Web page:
Wind energy pushes county tax value higher

April 24, 2014 by  
Filed under Green Energy News

HURON COUNTY — Agricultural and personal property values in Huron County have increased again for 2014, according to a report prepared by the county’s equalization director.

Taxable values on personal property have increased nearly 15 percent in 2014, Walt Schlichting told county commissioners Tuesday.

“A large part of that is due to the increase in personal property, which is a combination of wind generation and electrical transmission lines that have been built in the county,” Schlichting said.

Schlichting is the equalization director for Huron and Tuscola counties. Under state law, the equalization department works with the board of commissioners to advise and set property tax assessments throughout the county. 

Huron County’s total state equalized value (SEV) — which is one half of a property’s true cash value — increased by more than 17 percent in 2014 when compared to 2013 figures, Schlichting said. 

The personal property class again was the driving force behind land value increases, representing an 82 percent increase from $307 million in 2013 to $559 million in 2014.

A figure for how much revenue the county will see from the increases has not yet been calculated by the county treasurer’s office.

Last year, County Commissioner and Finance Chair Ron Wruble estimated the increase would result in about $700,000 more revenue for the county, representing a roughly 4 percent increase over the year before. 

“It did go up a lot as far as estimated revenue,” said Sherry Learman, county treasurer, of the anticipated revenue for 2014.

Additional revenue may be allocated to the county’s workers’ compensation and health insurance funds, Wruble said. It also may be used to increase the balance for the general fund, which totals $2.2 million. 

“All of those (funds) are reaching comfortable levels,” he said, adding that both the workers’ comp and health insurance funds are in the $500,000 range. “We’ve had the opportunity over the last several years to build those funds up while building the OPEB (Other Post-Employment Benefits) and MERS (Michigan Employee Retirement System).”

The county’s capital improvement fund also could benefit from increased funding. Wruble said a few projects around the county have been put on the back burner, including “a couple parking lots or a building improvement here and there.” Targeted lots include the parking lot for the county’s 911 services and a lot by the courthouse.

Wruble said he expected taxable values to rise, but was pleasantly surprised with the increases in this year’s report.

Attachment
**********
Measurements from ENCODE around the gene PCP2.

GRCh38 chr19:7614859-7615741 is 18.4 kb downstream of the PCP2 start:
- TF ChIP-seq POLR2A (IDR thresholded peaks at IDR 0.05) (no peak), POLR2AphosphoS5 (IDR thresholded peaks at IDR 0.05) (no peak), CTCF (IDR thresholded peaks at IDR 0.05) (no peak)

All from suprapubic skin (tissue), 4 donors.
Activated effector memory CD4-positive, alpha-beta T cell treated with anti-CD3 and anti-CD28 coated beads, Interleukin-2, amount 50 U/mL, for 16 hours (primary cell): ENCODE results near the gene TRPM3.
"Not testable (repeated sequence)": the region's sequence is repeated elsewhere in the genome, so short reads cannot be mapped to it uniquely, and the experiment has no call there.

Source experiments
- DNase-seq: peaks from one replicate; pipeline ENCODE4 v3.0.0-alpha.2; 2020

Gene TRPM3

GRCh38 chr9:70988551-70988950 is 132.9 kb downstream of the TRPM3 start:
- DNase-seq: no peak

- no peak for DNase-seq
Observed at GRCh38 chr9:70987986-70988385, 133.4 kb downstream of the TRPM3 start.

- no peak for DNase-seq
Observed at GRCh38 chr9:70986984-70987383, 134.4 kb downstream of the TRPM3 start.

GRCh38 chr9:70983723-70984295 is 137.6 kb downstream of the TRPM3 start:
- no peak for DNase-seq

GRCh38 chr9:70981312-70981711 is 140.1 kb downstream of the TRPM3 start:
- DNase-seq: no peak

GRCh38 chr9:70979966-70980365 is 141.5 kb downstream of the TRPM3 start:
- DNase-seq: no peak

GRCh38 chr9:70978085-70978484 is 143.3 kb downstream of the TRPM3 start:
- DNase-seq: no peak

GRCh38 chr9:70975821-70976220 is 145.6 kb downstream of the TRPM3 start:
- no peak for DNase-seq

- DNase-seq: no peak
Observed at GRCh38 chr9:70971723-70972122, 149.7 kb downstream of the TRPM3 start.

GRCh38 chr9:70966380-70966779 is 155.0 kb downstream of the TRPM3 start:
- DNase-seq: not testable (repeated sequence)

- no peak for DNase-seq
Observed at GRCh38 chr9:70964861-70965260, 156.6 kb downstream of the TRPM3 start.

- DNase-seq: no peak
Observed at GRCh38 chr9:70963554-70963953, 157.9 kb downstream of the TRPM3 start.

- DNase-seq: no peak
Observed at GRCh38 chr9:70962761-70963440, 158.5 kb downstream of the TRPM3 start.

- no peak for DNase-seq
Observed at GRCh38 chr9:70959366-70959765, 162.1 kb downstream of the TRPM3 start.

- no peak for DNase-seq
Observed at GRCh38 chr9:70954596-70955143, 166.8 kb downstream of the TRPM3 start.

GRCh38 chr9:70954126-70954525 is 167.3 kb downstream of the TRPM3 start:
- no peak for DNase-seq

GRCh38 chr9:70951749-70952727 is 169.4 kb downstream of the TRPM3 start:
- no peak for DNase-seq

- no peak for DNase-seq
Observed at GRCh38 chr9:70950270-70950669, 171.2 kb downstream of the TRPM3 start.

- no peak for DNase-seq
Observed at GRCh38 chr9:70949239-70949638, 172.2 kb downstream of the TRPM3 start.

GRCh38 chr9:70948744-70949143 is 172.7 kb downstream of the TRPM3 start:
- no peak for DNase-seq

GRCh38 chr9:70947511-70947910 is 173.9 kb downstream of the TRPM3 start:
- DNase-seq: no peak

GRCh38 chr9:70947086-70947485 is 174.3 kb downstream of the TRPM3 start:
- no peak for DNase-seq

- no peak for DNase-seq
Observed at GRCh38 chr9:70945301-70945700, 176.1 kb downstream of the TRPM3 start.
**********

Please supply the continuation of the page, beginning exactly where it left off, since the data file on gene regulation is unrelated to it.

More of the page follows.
“I anticipated that personal property would be up because of the windmills,” he said. “Three or four years ago, that (report) looked pretty ugly. It’s encouraging not only from a tax paying point but the values of the properties in the county are appreciating in value.”

Residential property still has the largest share of total taxable value — the value used to calculate property taxes — at 41 percent. The figure is down from 47 percent in 2013. 

Personal property, however, accounts for 26 percent — up from 17 percent last year. Agricultural property also is at 26 percent, down 3 percent.

It was a point of interest for County Commissioner John Nugent.

“Personal, which is associated for wind primarily, is the same as agricultural — equal value,” Nugent said. “That’s interesting.”

Schlichting said he too found it interesting that for the taxable value, the agricultural class and the personal property have the same share of the total.

Nugent asked if it would hold true down the road.

“It will shift,” Schlichting said. “With personal property, we expect a decline in value over time. With agricultural property, we’ll continue to see some increase in taxable value as we get an inflationary increase every year. …

“How soon the shift happens is going to depend on when they stop building new wind projects, because at that point the value will only decline.”

Board Chairman Clark Elftman said the price of an acre of farmland in the county has continued to skyrocket.

“It has,” Schlichting said, adding that he had heard rumors that sale prices of farmland will taper off if commodity prices drop.

Commercial and industrial property class proportions remain unchanged from last year, at 5 and 2, respectively. The industrial property class saw a decrease from $37.5 million in 2013 to $33 million in 2014.

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